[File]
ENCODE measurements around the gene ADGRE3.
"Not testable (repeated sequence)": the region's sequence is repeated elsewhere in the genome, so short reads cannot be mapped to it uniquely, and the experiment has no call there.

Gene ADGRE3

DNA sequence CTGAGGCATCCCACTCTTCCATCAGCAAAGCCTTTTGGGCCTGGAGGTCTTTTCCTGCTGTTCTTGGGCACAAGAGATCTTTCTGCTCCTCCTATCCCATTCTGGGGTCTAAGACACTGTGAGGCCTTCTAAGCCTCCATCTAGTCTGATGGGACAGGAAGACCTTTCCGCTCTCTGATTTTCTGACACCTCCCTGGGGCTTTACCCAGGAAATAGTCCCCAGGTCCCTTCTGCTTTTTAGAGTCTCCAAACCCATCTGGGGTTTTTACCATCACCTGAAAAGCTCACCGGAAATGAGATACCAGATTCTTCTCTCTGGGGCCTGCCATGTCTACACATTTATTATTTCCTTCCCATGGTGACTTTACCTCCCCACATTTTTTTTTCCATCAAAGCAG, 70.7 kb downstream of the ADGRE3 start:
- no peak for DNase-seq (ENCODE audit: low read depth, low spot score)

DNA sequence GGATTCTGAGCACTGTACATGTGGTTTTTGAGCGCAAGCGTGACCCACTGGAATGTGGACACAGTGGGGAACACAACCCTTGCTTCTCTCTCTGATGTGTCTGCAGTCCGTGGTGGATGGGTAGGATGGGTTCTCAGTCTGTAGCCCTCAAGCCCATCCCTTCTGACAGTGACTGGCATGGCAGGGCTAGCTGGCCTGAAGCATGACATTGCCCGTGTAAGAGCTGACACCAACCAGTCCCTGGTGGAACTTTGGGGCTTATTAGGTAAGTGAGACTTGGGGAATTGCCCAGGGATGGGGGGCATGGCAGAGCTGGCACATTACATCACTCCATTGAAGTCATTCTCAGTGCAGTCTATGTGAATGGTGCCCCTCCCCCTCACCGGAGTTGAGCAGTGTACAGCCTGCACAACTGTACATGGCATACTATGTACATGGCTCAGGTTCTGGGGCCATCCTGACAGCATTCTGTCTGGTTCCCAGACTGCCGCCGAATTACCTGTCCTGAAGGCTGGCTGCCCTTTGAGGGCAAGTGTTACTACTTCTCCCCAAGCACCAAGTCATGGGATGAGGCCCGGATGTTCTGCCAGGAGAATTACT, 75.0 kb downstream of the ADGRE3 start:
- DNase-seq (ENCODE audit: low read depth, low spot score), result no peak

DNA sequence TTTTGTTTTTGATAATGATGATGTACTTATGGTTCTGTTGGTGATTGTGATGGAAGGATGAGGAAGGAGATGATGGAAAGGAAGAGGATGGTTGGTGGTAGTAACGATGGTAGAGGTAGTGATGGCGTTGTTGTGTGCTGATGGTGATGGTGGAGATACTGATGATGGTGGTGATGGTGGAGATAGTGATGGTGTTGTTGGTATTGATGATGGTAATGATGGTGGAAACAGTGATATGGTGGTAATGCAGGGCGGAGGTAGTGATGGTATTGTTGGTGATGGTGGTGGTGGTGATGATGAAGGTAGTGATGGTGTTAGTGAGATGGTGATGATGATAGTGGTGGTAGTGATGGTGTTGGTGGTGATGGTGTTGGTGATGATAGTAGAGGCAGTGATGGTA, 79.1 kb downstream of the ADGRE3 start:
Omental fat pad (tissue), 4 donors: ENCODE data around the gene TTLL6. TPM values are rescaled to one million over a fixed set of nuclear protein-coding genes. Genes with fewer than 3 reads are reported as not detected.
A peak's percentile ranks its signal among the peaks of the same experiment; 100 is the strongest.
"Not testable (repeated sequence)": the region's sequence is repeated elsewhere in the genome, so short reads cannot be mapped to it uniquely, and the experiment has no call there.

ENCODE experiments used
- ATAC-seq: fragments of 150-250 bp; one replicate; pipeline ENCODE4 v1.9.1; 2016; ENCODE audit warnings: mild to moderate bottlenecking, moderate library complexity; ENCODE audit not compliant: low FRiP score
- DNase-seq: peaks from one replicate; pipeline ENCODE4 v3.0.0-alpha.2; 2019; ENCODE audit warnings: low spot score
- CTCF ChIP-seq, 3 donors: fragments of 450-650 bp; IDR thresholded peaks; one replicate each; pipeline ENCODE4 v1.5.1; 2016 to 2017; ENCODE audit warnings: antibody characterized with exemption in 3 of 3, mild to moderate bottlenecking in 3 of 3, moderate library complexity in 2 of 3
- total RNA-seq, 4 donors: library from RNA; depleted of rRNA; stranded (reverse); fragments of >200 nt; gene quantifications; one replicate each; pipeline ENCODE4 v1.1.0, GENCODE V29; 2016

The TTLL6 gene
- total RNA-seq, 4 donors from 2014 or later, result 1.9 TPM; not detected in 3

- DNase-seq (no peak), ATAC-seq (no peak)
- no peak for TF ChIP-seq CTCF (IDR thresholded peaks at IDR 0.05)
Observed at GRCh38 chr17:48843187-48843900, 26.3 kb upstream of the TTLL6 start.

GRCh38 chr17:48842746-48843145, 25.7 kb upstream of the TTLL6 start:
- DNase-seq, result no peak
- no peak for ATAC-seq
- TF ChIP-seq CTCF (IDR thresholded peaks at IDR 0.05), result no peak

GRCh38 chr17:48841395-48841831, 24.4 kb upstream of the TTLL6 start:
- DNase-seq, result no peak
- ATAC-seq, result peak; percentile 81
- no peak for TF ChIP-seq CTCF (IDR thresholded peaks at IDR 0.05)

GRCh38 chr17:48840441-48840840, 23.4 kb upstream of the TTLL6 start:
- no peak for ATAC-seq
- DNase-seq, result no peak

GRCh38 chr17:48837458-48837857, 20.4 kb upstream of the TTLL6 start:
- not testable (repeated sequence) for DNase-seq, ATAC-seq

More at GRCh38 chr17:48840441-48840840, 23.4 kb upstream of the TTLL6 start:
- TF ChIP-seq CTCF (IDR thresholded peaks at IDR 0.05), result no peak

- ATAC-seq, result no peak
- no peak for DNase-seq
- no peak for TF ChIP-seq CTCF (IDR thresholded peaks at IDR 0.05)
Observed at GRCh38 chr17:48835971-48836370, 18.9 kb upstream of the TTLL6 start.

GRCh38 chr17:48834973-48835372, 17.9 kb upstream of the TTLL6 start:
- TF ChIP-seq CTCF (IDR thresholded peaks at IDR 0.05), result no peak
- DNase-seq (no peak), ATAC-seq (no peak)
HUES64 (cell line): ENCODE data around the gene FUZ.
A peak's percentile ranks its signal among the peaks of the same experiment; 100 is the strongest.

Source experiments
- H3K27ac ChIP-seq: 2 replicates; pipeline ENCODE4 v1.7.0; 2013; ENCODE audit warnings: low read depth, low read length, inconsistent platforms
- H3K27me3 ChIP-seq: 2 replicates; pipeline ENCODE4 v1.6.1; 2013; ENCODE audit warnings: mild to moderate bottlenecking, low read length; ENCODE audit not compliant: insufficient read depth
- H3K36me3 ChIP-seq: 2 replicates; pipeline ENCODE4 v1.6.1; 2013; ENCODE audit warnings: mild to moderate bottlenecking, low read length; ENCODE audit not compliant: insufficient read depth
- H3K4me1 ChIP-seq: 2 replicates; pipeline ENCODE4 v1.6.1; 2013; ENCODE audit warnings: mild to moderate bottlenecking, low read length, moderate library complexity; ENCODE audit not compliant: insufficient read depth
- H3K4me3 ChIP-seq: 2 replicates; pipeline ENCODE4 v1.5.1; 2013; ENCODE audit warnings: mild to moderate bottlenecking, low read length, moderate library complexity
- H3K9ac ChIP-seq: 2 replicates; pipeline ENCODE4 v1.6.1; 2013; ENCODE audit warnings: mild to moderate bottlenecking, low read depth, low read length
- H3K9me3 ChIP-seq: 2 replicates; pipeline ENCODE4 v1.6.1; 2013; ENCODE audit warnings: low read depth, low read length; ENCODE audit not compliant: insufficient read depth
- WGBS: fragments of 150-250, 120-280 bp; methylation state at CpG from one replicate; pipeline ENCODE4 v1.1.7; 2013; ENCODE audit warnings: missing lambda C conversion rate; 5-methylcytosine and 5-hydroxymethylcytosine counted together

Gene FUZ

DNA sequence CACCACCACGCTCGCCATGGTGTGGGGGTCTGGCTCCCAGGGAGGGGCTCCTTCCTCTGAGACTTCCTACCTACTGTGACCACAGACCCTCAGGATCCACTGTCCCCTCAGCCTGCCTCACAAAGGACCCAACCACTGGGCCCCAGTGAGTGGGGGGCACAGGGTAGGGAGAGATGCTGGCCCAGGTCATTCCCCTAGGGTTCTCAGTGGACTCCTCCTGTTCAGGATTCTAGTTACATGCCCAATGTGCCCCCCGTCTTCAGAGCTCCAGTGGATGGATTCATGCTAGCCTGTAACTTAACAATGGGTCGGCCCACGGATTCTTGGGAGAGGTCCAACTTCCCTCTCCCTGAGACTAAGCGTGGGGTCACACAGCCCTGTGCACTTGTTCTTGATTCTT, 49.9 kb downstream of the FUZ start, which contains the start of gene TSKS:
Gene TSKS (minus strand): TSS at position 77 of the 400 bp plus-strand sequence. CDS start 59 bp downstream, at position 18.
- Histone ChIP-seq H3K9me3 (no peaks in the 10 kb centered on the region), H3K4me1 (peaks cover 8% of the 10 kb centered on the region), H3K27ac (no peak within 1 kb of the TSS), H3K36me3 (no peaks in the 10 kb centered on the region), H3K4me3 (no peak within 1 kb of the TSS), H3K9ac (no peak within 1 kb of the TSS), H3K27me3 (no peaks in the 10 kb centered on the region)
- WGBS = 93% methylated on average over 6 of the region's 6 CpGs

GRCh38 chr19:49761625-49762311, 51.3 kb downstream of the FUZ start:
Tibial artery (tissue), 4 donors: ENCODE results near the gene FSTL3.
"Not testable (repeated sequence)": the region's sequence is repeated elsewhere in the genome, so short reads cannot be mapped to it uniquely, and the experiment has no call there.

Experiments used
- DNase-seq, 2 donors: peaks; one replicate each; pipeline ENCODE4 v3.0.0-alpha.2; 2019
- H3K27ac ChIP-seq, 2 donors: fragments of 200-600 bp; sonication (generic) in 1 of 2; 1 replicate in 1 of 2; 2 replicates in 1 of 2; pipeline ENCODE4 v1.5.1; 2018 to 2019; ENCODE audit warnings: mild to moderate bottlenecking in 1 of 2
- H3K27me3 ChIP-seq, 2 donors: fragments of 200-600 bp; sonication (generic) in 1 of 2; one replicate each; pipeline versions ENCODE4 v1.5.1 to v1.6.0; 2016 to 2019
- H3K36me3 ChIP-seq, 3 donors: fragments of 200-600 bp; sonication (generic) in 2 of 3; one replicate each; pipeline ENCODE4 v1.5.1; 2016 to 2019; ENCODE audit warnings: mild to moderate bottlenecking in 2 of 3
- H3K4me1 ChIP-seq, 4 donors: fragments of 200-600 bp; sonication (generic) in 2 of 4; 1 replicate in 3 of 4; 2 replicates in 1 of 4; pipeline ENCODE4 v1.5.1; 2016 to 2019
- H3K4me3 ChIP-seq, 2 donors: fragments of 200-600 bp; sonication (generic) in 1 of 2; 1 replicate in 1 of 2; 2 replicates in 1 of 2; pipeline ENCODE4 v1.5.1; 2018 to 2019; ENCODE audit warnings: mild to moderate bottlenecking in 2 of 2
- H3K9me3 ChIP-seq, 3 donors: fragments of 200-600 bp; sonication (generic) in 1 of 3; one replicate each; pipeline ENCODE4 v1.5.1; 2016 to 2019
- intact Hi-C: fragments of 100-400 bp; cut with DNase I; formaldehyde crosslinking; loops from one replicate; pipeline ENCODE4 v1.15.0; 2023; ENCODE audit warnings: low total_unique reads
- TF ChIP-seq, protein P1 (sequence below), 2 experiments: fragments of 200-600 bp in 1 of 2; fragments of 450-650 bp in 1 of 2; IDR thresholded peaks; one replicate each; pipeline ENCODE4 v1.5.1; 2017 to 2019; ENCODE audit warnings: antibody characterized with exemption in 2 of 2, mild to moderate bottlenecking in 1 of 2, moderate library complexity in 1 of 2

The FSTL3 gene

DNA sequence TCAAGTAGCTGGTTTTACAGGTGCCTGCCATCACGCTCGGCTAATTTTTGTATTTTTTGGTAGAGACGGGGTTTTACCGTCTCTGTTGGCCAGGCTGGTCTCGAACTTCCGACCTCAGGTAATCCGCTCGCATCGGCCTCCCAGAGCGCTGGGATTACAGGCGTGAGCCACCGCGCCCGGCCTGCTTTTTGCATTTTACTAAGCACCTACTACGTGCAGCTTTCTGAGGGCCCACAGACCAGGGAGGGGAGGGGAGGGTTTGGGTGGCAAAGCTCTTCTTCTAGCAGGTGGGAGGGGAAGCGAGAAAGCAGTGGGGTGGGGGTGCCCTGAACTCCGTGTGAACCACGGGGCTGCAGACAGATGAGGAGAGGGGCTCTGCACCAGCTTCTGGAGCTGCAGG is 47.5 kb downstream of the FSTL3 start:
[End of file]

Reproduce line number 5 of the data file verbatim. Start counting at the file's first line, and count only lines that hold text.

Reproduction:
- no peak for DNase-seq (ENCODE audit: low read depth, low spot score)